After a few weeks, we will decrease the volume to 2×12. Ideally we will have added weight each session until this point, but if not we will definitely add weight now. The first session at 2×12 must be heavier than the first session at 2×15. This pattern will continue will each incremental decrease in reps. When the reps go down, the weight must go up.
This will continue into 3×10, then 3×8. If max strength is a priority, then we might peak, starting with sets of 5 and working towards a 1RM, which we like to put up on the leader board. But that isn’t always the goal.
There’s no exact time period for each rep range, but we will usually aim to be there for at least 2 weeks. So, conservatively, the plan looks like this:
Periodised Rep Range
- Week 1-2: 2×15
- Week 3-4: 2×12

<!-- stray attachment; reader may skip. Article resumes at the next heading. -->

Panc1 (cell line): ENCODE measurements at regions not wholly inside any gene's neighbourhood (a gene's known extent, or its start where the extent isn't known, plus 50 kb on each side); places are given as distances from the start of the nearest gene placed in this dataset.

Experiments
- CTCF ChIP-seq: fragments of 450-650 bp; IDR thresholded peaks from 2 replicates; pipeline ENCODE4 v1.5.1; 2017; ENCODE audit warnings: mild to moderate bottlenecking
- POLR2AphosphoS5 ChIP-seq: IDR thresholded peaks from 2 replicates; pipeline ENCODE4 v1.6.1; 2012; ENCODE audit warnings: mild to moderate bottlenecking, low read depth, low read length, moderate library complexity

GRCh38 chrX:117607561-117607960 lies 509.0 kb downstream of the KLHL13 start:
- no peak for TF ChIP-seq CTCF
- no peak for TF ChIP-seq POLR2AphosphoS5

- Week 5-6: 3×10
- Week 7-8: 3×8
Often we’ll spend longer than that in a given rep range, but, doing 2-3 workouts a week, this guarantees at least some improvements in each rep range before moving into the next one.
Sometimes we will have to deviate from these rep ranges. For example, when doing pull ups/chin ups, we normally just do 1 set for every set of the push exercise performed in that session. That set might only be 1 rep. Or it might be 10. It might be assisted. It might be weighted. But as a tough bodyweight movement, it’s pretty obvious why no one will be doing 2×15 in their first workout.
On assistance exercises, rep ranges aren’t so strict. Typically we’ll work between 10 and 20 reps, but it depends on the exercise and its purpose. Single-rep and 50-rep assistance exercises are less common but far from rare.
Heavy vs Light Exercises
What defines an exercise as heavy or light for our purposes isn’t how hard you go on the exercise. Each exercise should be performed with a load that is challenging but manageable, with an eye on progressive overload (adding weight whenever you safely can, especially when rep ranges drop). But there are some exercises that you can load up more than others. Invariably, the “heavy” exercise choice will be one which you can load up more than the “light” exercise choice.